The ‘new world order’ which empowered (or was empowered by) advances in computing and communication sciences and positioned it as the governance tool of choice of the 21st century invested in its own undoing and the effective end of the age of darkness. The computing age has revolutionized communication in ways unimagined by even those who propagated it. No more significant a shift than in moving from ‘broad’ casting (having a ‘trusted’ source sending messages to many recipients at once) to ‘narrow’ casting (many sources sending messages to one recipient at once). Essentially, now the recipient once dependent on broadcasters, can now also be the source, even if not trusted or reliable in their own right right - something unimaginable during the dark ages. Broadcasting represents the final chapter of the age of darkness making way for narrowcasting on a broad base through the internet, marking the advent of the age of light. Countries are now forced to live in the light; to ignore this truth is beginning of the end.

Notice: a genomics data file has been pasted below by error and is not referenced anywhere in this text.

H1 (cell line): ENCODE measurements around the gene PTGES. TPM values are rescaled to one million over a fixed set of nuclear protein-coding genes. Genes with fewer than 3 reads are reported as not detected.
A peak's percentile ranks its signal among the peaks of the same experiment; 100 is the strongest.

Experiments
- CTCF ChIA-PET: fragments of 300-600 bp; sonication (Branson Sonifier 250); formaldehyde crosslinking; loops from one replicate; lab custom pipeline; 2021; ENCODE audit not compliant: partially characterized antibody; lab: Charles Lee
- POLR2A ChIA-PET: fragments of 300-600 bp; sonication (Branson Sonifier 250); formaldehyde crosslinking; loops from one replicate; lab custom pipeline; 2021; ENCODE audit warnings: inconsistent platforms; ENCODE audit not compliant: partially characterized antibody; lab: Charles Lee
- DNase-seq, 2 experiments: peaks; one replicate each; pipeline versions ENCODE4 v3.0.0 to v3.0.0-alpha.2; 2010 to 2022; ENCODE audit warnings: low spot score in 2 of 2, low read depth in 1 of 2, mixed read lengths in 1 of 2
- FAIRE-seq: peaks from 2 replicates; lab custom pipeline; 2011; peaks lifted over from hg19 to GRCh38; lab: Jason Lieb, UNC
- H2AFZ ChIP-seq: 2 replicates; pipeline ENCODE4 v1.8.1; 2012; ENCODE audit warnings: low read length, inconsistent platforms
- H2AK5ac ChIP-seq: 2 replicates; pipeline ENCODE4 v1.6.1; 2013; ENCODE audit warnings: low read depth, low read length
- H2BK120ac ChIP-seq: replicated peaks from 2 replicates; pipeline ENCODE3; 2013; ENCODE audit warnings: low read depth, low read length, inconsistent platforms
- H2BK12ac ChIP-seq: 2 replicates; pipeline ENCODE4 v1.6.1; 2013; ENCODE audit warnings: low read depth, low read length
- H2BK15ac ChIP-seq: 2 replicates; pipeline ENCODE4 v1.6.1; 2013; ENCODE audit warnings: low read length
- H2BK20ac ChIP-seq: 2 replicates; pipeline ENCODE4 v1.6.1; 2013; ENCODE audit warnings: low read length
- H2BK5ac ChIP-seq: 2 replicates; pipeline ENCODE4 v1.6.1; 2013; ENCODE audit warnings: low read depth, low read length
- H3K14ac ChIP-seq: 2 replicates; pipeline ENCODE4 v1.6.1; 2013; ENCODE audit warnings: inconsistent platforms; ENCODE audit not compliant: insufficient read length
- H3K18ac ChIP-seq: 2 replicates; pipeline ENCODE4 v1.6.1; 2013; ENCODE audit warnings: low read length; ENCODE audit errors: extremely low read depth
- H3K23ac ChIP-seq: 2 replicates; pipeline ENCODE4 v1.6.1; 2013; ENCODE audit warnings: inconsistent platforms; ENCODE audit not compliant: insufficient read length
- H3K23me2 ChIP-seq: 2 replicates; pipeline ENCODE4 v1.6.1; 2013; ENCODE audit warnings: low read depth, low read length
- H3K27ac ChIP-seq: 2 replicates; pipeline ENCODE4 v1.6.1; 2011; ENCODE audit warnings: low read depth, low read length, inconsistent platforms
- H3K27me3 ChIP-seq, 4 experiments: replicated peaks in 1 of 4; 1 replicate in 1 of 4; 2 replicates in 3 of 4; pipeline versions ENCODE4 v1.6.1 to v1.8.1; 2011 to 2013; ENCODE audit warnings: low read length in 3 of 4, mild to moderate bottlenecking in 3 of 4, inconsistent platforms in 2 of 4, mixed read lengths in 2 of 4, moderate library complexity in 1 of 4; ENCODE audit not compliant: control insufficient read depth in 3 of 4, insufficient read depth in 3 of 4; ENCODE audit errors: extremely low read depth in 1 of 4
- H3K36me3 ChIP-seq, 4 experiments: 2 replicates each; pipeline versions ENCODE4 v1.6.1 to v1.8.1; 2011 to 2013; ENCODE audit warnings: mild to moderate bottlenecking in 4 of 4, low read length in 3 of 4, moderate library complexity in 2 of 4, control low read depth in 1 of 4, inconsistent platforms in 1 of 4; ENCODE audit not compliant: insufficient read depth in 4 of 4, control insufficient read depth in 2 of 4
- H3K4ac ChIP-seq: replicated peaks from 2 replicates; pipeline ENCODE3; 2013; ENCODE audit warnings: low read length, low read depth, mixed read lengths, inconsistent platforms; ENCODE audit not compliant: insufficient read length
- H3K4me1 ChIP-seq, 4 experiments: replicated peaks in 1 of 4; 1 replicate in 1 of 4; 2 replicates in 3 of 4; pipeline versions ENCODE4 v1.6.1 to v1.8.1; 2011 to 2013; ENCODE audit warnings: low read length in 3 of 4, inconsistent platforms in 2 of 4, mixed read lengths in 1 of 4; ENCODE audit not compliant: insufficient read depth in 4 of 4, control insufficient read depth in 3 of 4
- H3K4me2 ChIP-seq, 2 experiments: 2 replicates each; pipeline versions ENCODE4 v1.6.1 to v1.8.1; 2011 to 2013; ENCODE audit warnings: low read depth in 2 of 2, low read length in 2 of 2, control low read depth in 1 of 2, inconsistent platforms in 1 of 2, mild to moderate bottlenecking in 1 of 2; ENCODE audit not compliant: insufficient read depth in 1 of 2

Broadcasting, once used by those seeking to influence beliefs of the masses (often keeping them in the dark and dependent on the trusted source for information as a result) to enforce values and principles held by the source, is now challenged by people being able to spread their own values and principles to the same effect.
In the age of light, seeding core values and principles in a structured way like the education system is suppose to do can no longer be viewed as a luxury or a threat to political dominance to established institutions and ideologies but rather it is the only remaining line of defense. With the internet we are living in a virtual constituency, lacking in State logic, where every citizen is a potential source and authority.